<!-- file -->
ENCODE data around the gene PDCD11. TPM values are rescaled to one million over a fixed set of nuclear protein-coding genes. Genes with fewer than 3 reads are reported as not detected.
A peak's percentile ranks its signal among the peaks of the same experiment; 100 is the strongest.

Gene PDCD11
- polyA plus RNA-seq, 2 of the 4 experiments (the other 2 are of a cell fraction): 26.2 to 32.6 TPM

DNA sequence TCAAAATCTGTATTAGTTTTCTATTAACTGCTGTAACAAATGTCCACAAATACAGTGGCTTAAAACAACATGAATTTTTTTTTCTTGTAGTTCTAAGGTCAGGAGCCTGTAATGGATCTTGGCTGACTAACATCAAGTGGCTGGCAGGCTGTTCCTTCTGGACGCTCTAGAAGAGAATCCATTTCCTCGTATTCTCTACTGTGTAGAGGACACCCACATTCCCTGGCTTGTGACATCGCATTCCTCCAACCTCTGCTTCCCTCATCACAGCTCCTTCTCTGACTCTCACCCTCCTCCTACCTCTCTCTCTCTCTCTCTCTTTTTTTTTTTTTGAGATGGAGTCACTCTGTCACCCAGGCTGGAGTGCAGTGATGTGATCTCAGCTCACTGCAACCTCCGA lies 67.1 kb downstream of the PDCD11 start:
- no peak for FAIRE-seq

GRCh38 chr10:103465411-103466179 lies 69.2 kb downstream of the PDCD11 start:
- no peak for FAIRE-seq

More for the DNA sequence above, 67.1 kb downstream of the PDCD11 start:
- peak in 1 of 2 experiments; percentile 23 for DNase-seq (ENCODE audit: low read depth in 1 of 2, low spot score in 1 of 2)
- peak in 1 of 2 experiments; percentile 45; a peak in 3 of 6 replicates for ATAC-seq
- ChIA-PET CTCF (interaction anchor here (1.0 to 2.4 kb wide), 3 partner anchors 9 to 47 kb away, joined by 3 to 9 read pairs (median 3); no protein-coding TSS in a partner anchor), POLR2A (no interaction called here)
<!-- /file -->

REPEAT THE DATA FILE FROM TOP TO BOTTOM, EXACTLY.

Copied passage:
ENCODE data around the gene PDCD11. TPM values are rescaled to one million over a fixed set of nuclear protein-coding genes. Genes with fewer than 3 reads are reported as not detected.
A peak's percentile ranks its signal among the peaks of the same experiment; 100 is the strongest.

Gene PDCD11
- polyA plus RNA-seq, 2 of the 4 experiments (the other 2 are of a cell fraction): 26.2 to 32.6 TPM

DNA sequence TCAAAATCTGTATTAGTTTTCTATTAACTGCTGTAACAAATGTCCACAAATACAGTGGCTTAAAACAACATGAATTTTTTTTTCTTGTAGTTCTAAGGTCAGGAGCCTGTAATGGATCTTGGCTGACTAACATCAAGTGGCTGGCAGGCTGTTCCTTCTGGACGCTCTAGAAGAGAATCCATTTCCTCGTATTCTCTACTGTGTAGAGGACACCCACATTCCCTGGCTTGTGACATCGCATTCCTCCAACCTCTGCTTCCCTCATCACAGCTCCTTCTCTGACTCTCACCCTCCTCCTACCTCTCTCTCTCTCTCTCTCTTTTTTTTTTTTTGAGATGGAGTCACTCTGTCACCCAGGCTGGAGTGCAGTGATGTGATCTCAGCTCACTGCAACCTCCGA lies 67.1 kb downstream of the PDCD11 start:
- no peak for FAIRE-seq

GRCh38 chr10:103465411-103466179 lies 69.2 kb downstream of the PDCD11 start:
- no peak for FAIRE-seq

More for the DNA sequence above, 67.1 kb downstream of the PDCD11 start:
- peak in 1 of 2 experiments; percentile 23 for DNase-seq (ENCODE audit: low read depth in 1 of 2, low spot score in 1 of 2)
- peak in 1 of 2 experiments; percentile 45; a peak in 3 of 6 replicates for ATAC-seq
- ChIA-PET CTCF (interaction anchor here (1.0 to 2.4 kb wide), 3 partner anchors 9 to 47 kb away, joined by 3 to 9 read pairs (median 3); no protein-coding TSS in a partner anchor), POLR2A (no interaction called here)